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Smith will charm you with trilogy

Ron Bernas Detroit Free Press

Can Alexander McCall Smith do anything wrong?

Just a few months ago the author of the international hit series “The No. 1 Ladies’ Detective Agency” came out with the charming start of a new, more moralistic crime series, “The Sunday Philosophy Club.” In December he published “The Girl Who Married a Lion,” a book of retold African tales.

He’s starting the new year off with a series of funny, charming – there’s that word again, but it perfectly describes Smith’s style – crime-free novellas about an out-of-touch, insulated German academic, Professor Dr. Moritz-Maria von Igelfeld.

“With a name like that,” says one character, “he could hardly be anything but entertaining.” That’s absolutely right.

The first of the trilogy is called “Portuguese Irregular Verbs” – which also happens to be the title of Von Igelfeld’s claim to fame, a monumental scholarly work of Romance philology about which one critic wrote: “There is nothing more to be said on the subject. Nothing.”

The work made von Igelfeld a giant in his admittedly microscopic field, loved by philologists the world over. And yet, somehow, that hasn’t made his life easier. He is constantly surprised that someone of his academic stature doesn’t receive universal respect.

Smith’s three books, which he calls entertainments, are short and related, but easily stand on their own. Indeed, even the stories within each novella can be read without reading the others.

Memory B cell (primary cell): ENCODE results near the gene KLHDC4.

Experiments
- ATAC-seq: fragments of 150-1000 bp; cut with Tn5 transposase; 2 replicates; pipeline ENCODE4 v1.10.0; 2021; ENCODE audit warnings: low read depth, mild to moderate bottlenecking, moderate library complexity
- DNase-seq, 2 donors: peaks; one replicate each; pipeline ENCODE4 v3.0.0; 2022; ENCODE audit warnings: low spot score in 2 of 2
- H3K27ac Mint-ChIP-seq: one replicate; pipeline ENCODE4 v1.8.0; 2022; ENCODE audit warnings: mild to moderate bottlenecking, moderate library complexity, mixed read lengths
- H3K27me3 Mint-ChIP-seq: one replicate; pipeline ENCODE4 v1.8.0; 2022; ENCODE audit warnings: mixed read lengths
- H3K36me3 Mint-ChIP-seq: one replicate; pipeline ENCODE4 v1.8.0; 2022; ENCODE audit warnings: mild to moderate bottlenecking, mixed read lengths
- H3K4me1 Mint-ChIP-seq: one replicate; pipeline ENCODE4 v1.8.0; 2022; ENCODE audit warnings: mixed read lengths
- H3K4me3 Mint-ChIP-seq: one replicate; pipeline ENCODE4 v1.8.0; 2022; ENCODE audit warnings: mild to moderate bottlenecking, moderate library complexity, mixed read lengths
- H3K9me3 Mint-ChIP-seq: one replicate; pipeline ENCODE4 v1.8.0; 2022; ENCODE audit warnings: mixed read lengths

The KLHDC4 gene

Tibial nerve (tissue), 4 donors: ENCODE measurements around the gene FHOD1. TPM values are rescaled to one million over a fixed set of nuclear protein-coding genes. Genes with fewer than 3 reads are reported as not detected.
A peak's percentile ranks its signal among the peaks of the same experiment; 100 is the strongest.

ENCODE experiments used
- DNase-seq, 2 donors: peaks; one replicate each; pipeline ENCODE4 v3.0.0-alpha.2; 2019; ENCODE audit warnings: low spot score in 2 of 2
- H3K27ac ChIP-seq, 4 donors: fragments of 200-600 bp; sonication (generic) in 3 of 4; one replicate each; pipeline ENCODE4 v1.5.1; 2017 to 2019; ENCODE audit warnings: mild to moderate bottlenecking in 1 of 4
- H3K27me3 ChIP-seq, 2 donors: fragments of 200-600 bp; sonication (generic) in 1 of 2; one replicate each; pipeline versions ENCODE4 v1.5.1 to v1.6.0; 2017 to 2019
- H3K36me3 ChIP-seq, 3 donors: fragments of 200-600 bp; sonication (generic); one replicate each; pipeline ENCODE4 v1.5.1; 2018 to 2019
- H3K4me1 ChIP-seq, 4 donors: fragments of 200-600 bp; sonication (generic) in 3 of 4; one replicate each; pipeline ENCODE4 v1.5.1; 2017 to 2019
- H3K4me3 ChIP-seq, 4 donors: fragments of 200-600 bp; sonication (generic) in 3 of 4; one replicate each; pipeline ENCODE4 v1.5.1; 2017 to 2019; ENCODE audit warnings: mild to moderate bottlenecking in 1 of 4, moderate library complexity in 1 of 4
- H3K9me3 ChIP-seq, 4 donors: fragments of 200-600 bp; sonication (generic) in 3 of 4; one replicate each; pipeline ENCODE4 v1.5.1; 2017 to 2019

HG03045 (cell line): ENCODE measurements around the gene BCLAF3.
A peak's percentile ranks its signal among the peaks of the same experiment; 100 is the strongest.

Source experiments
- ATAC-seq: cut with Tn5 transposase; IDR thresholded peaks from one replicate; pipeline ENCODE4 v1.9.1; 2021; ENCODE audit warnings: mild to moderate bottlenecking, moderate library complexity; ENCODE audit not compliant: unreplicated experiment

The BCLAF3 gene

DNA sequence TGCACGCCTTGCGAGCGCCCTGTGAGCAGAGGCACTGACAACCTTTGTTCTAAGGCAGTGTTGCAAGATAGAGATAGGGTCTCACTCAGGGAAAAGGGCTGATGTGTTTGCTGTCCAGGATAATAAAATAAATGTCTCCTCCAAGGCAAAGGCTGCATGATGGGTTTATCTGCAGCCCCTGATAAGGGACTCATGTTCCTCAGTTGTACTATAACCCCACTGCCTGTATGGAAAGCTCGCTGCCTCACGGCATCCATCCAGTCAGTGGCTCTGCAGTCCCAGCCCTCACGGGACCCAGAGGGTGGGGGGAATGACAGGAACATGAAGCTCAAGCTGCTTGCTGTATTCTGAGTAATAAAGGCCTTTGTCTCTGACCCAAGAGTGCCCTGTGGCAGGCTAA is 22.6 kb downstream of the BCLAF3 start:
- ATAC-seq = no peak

“Portuguese Irregular Verbs” introduces von Igelfeld with the good professor’s rant on noses. Take, for instance, his colleague, Professor Dr. Detlev Amadeus Unterholzer:

“A difficult nose, which can afflict anybody, may be kept in the background by a modest disposition of the head; Unterholzer, by contrast, thrust his nose forward shamelessly, as might an anteater, with the result that it was the first thing one saw when he appeared anywhere. It was exactly the wrong thing to do if one had a nose like that.”

And if von Igelfeld has such strong views on noses, imagine what he must feel about things that truly matter – like sausage dogs and people who talk in research libraries.

Those two subjects are prominent in the second of the three volumes, “The Finer Points of Sausage Dogs,” in which a typographical error leads von Igelfeld to a guest lecture in the United States – as an expert in veterinary medicine. His attempts to salvage his pride and not tip his hand to his solicitous hosts are hilarious.

And in “At the Villa of Reduced Circumstances,” von Igelfeld becomes embroiled in academic intrigue at Cambridge and in a coup d’etat in Colombia. Preposterous stuff, to be sure, but it’s immensely entertaining.

Each story provides a little life lesson von Igelfeld is surprised to learn but, unfortunately, doesn’t take to heart for very long: “It was good to be alive, he thought. Life was so precious, so unexpected in its developments, and so very rich in possibilities.”

Smith spins a magical web with the unexpected developments and rich possibilities of von Igelfeld’s rarified world.

Readers will be, well, charmed.

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